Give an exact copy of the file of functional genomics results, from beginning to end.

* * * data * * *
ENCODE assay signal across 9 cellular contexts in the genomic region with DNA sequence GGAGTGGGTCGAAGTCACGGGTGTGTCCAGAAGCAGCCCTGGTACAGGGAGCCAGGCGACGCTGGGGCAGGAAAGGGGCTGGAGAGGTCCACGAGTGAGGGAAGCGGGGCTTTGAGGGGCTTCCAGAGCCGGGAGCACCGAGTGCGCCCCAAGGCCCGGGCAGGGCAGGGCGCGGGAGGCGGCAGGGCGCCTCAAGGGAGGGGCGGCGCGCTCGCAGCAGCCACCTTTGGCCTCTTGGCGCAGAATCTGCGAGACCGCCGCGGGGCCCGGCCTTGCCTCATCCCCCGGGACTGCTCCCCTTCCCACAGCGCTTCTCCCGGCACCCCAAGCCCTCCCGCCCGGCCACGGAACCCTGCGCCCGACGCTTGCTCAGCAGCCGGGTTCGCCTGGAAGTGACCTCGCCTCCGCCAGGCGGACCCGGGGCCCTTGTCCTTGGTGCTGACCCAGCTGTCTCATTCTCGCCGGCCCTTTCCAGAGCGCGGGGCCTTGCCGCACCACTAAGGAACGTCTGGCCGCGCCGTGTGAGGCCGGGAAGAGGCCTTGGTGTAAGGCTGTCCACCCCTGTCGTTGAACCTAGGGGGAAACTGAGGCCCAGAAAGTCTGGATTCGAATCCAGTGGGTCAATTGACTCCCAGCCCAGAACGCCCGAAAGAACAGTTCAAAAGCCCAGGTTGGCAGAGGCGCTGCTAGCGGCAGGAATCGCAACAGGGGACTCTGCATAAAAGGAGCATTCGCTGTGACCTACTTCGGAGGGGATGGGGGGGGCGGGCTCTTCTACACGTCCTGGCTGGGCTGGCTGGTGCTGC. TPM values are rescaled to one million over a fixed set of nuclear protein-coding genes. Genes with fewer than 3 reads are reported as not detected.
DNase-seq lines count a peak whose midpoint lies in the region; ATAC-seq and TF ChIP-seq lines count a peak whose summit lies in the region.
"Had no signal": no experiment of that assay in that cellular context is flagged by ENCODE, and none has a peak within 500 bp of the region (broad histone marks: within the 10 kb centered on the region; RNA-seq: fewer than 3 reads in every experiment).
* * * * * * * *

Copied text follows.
ENCODE assay signal across 9 cellular contexts in the genomic region with DNA sequence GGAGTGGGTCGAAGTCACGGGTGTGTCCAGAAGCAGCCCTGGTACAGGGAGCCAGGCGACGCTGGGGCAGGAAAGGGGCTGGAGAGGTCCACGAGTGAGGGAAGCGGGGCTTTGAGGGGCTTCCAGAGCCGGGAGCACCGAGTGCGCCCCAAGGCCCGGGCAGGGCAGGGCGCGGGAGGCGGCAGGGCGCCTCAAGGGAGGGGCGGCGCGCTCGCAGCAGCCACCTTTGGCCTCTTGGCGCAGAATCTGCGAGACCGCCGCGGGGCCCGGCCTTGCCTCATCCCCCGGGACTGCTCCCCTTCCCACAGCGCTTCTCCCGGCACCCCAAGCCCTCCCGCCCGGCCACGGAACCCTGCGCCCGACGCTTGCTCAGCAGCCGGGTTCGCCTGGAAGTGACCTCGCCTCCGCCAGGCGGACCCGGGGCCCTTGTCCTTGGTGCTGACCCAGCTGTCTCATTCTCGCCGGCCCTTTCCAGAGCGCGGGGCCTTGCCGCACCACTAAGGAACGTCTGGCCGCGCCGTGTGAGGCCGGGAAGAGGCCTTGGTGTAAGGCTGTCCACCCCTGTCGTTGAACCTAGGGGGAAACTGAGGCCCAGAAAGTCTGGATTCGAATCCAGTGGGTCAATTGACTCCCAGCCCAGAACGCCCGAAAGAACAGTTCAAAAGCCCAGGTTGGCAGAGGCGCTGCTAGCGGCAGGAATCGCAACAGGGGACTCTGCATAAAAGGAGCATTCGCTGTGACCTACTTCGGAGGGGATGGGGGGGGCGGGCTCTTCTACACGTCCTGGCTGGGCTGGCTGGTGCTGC. TPM values are rescaled to one million over a fixed set of nuclear protein-coding genes. Genes with fewer than 3 reads are reported as not detected.
DNase-seq lines count a peak whose midpoint lies in the region; ATAC-seq and TF ChIP-seq lines count a peak whose summit lies in the region.
"Had no signal": no experiment of that assay in that cellular context is flagged by ENCODE, and none has a peak within 500 bp of the region (broad histone marks: within the 10 kb centered on the region; RNA-seq: fewer than 3 reads in every experiment).